Fulham boss Martin Jol fumes at ref justice after Norwich City’s Bradley Johnson leaves his mark on Dimitar Berbatov
PUBLISHED: 10:19 11 February 2013 | UPDATED: 10:19 11 February 2013
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Martin Jol felt Norwich City midfielder Bradley Johnson should have been punished for leaving his mark on Fulham’s talisman Dimitar Berbatov.
The Bulgarian needed a stitch in a gash to the bridge of his nose after Johnson had raised a boot to control a high ball in an early skirmish at Carrow Road. Jol was less concerned with the potential damage to Berbatov’s looks as the numerical disadvantage in a key phase of the game.
“That is still something that I get very irritated by. If somebody kicks you, you have to play 10 versus 11 and the same when Hugo (Rodallega) was caught and had to go off, so I think we have to change that rule,” said the Dutchman.
“Berbatov still looks handsome. That is the main thing he was worried about when he came to the line he asked was he still handsome because it was only a little thing. That was important for him, not for me. I like the Joe Jordan’s of this world. I think he had one stitch.
“If someone gets kicked they play with 11 and then after that we have to wait two minutes for our player to get on the pitch. It is an awful rule. Send him away for five minutes as well, their player, and play 10 versus 10. It was early in the game, we had not started well against (Manchester) City or United but we had started well here and we were very focused and then we play with 10 men.”
Illness as well as injury was the other abiding memory of Fulham’s trip to Norfolk with a sickness bug in the Cottagers’ camp forcing Bulgarian international Stanislav Manolev to make an emergency dash from London for his debut.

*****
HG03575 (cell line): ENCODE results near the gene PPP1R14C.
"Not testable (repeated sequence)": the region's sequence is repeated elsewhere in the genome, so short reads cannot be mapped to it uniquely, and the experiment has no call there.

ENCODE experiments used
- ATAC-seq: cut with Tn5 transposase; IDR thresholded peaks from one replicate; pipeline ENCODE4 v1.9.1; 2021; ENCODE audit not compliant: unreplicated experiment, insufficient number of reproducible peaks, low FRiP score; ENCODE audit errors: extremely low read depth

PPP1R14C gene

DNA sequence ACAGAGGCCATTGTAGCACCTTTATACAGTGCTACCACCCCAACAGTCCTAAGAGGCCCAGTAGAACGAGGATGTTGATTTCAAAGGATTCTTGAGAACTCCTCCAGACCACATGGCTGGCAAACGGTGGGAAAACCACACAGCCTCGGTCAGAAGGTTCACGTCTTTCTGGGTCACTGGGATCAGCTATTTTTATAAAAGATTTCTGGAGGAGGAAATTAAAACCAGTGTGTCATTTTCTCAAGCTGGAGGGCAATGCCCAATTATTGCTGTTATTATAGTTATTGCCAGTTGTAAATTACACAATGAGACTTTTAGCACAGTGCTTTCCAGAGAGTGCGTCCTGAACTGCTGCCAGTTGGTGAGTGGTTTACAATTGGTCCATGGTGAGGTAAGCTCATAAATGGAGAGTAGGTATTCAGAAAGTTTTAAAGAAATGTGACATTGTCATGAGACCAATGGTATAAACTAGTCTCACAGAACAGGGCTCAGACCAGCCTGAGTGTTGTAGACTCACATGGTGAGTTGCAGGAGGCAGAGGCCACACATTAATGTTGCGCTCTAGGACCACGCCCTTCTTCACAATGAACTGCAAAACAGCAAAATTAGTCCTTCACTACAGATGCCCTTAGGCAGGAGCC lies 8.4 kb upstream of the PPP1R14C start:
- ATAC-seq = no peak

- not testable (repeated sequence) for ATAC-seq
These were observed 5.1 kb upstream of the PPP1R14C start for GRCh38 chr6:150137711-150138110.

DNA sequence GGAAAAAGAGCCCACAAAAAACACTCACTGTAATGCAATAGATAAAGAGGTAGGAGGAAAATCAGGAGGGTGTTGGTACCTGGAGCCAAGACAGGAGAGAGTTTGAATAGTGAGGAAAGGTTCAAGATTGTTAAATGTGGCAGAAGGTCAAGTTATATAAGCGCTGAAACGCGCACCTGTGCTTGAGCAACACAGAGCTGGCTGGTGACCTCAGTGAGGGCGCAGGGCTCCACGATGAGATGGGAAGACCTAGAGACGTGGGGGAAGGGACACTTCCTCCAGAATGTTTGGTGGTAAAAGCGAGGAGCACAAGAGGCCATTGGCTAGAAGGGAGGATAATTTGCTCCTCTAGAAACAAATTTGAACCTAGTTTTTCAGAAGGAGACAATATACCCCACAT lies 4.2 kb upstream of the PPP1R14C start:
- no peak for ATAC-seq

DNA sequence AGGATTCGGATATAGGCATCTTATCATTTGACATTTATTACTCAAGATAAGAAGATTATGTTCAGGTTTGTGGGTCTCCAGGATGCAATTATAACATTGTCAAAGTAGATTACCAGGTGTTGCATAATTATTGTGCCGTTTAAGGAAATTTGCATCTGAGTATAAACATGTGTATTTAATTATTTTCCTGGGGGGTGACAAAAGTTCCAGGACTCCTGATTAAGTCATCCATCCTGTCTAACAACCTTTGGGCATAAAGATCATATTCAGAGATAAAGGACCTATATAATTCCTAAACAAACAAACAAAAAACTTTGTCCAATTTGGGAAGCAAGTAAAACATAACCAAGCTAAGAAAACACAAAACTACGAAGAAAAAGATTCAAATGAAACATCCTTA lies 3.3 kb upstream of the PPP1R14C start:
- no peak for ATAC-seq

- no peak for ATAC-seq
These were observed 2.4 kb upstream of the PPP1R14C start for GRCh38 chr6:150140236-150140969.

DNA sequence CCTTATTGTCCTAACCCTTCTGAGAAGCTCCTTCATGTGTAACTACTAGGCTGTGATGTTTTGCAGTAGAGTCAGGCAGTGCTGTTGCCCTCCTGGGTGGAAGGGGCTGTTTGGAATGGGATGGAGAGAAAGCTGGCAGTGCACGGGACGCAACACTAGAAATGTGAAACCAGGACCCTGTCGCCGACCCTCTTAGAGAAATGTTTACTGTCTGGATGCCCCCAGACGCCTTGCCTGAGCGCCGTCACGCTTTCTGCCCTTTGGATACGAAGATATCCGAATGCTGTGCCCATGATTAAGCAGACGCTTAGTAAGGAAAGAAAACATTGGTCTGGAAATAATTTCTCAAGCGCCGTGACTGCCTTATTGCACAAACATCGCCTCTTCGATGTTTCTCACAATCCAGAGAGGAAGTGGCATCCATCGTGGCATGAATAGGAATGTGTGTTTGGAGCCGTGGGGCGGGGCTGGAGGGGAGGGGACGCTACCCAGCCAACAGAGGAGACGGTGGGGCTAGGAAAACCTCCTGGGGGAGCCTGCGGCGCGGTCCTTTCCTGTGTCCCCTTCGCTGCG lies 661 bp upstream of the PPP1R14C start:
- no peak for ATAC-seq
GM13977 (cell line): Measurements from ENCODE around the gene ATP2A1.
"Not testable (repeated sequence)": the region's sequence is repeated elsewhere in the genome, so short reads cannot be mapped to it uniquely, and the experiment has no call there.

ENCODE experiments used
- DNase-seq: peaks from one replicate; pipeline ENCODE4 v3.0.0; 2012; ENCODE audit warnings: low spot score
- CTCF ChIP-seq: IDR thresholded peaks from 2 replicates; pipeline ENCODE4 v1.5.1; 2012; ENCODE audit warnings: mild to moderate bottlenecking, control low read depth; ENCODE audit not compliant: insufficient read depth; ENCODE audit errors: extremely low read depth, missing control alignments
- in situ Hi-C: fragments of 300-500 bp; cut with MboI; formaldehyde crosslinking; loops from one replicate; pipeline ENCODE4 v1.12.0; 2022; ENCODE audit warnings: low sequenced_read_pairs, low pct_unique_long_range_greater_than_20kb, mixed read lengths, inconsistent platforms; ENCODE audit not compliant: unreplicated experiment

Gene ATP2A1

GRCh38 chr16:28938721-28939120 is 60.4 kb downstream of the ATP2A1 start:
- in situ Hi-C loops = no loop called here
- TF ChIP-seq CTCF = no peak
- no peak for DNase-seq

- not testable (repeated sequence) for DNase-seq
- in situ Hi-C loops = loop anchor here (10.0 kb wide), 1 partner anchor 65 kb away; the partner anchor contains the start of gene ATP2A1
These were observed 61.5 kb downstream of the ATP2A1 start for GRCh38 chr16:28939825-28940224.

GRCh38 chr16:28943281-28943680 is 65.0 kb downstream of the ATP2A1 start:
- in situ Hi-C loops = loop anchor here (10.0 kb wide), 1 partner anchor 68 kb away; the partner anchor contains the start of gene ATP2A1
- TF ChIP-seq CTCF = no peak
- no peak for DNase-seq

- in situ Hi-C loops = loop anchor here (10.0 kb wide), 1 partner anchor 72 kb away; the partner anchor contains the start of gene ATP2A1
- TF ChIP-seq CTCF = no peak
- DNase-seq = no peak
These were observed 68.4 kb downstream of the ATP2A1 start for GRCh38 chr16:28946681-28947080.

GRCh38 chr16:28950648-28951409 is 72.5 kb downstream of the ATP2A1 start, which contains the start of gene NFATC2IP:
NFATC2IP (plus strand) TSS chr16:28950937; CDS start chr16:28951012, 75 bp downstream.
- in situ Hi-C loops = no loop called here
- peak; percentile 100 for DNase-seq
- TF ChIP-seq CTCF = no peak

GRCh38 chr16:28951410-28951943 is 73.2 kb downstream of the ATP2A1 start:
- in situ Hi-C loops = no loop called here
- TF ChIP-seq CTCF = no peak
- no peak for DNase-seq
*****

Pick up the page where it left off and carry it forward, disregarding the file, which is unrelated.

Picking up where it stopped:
“Manolev was not even in the squad. He had to come over with a cab this morning,” said Jol. “Chrissy Baird had the same problem with a bug so we had two debuts in Manolev, who was not involved, and (Emmanuel) Frimpong it was the first time he has had to play with Sidders (Steve Sidwell). That was not ideal but we still looked okay and hopefully in the next two weeks we can do some work with three or four new players. Manolev is an international player. Six weeks ago he was man of the match against Italy so of course he was a back up player for Sasha (Reither) and that is exactly what he did. Preparation was as usual after international weeks, not fantastic but the international boys joined us in the hotel on Friday and then Sasha had to leave the squad.”
Jol revealed Fulham had a total of 12 players away with their countries during the disrupted build-up.
“Bryan (Ruiz) was not here for the whole week, he was in South America and had to play in midweek. He came back late on Friday night,” he said. “It was the same with (Ashkan) Dejagah. (Brede) Hangeland was injured still but he wanted to play for Norway so he played 45 minutes. So we had a few little problems – then more with Baird and Riether. It’s not ideal at this stage of the year for players to be making their debuts. So, if you take all that into consideration, you feel that every point away from home is very important.”
Jol insisted Fulham still fielded enough attacking quality to have edged a dour contest at Carrow Road: “It wasn’t the most exciting game we have had this year but I was happy with the defensive side,” he said. “We maybe lacked a little tempo to our attacking play which meant we couldn’t hurt them, but especially the first half I felt we were the better team. We still played with Berbatov, with Hugo, with Damien Duff, with Bryan Ruiz. I thought we tried to do everything to be positive. And I think we have been better this year than we have been here for the last couple of years. In the first half, without being dominant, we were controlling the game and we should have been better up front.”
Jol’s men have a similar two-week break to the Canaries before their next Premier League contest, but the Cottagers will not emulate Chris Hughton’s squad by heading for sunnier climes.
“That’s a good idea but we have left it a bit late for that so we have to stay,” he said. “I always tell people from my country that we have got a sub-tropical climate in London anyway. It’s always good – if you compare London with the Midlands. It’s very important that the new players get used to what we do and hopefully we can do that now because we could not do that over the last week.”